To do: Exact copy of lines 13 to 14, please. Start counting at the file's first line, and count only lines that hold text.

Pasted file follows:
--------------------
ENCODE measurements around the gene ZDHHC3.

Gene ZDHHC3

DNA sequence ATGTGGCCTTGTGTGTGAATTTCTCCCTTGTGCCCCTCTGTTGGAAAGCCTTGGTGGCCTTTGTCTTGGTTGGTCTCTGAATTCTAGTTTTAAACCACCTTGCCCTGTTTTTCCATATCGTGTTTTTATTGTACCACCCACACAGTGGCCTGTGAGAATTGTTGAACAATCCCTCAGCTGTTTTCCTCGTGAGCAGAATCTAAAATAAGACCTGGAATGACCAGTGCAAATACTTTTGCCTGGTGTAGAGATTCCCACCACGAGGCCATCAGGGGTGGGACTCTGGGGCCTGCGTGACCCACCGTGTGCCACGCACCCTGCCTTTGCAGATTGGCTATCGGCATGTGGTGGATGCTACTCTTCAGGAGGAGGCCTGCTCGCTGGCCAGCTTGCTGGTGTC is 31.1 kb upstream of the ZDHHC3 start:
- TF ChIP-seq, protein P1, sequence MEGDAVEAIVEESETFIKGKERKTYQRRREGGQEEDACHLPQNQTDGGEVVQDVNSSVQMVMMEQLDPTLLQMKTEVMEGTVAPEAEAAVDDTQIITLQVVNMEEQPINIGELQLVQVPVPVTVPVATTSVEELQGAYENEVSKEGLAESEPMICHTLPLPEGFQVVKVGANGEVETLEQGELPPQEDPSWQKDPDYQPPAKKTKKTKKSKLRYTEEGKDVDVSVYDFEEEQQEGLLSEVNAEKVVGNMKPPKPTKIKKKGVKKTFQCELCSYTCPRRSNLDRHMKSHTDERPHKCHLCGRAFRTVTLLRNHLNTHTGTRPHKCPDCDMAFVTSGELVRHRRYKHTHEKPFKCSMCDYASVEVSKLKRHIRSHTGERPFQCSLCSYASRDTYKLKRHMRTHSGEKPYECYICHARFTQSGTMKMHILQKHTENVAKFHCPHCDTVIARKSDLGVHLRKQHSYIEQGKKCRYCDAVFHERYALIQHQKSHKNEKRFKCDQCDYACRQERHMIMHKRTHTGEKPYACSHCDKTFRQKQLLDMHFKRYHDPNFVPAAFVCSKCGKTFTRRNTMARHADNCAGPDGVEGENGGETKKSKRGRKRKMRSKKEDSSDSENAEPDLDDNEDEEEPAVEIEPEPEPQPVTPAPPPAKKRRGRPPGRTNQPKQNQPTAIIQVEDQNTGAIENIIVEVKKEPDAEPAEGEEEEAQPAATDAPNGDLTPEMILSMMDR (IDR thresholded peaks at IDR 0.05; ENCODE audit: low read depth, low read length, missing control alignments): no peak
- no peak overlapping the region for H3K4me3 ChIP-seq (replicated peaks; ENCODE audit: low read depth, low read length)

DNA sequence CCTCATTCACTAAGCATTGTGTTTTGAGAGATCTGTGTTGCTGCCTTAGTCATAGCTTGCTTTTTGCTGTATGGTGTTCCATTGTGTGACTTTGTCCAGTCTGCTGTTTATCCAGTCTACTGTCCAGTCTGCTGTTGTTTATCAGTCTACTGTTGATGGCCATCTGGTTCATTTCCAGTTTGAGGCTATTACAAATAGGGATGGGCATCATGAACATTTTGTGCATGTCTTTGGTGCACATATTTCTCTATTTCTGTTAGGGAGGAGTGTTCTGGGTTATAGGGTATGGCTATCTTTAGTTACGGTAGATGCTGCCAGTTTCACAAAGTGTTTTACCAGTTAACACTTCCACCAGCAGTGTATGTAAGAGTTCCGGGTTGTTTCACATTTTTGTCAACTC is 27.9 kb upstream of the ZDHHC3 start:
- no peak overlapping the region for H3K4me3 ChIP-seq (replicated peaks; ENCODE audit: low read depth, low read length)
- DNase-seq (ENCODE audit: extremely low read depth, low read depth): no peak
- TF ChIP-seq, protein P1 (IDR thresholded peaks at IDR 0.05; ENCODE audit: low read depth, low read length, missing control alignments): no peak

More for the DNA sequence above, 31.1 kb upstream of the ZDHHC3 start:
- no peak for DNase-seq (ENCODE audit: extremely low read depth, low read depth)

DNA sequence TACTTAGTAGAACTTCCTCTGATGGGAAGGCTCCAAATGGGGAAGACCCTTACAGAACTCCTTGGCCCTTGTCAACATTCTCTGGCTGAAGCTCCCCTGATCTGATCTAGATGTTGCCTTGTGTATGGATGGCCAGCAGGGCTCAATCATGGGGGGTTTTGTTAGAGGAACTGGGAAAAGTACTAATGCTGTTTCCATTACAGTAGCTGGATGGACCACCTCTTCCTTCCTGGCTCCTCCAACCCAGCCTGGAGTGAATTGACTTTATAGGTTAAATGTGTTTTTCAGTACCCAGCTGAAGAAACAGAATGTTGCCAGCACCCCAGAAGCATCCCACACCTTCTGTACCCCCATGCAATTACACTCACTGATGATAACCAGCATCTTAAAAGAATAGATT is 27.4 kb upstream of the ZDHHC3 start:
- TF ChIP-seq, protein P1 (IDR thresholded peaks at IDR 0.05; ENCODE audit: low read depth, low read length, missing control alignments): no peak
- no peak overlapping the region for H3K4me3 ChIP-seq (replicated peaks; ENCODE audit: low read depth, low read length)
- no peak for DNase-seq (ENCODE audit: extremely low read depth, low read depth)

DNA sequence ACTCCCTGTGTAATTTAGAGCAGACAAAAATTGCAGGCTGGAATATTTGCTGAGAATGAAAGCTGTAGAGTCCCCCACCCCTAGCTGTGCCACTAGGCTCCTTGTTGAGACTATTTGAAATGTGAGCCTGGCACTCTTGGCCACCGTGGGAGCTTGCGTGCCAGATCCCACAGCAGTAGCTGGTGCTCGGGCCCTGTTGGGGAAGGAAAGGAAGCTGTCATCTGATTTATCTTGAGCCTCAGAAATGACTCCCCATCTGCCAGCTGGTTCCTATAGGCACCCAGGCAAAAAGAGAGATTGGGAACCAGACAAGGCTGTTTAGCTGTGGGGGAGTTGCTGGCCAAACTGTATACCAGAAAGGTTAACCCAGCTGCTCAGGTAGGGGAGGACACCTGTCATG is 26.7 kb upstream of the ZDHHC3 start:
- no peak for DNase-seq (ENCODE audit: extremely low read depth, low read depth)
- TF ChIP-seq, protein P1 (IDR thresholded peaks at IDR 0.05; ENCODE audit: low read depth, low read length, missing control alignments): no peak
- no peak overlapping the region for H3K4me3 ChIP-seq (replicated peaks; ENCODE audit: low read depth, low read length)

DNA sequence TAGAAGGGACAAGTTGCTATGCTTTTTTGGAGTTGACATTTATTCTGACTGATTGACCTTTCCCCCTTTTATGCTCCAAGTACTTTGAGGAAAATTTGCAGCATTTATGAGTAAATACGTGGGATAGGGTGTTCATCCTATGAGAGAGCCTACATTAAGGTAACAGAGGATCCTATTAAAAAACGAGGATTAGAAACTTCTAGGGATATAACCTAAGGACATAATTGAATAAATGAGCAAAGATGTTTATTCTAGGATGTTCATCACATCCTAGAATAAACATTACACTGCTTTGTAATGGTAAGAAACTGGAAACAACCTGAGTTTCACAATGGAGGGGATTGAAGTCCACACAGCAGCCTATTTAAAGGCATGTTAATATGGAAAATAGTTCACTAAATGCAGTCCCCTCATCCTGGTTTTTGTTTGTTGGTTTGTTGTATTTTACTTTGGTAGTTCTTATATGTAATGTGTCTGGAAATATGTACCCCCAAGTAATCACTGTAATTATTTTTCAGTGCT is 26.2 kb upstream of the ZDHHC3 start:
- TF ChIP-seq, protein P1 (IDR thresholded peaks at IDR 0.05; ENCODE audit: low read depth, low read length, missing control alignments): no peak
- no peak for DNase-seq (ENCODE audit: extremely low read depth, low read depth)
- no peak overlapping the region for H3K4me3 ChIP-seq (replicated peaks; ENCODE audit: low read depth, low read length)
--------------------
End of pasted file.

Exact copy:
- TF ChIP-seq, protein P1 (IDR thresholded peaks at IDR 0.05; ENCODE audit: low read depth, low read length, missing control alignments): no peak
- no peak overlapping the region for H3K4me3 ChIP-seq (replicated peaks; ENCODE audit: low read depth, low read length)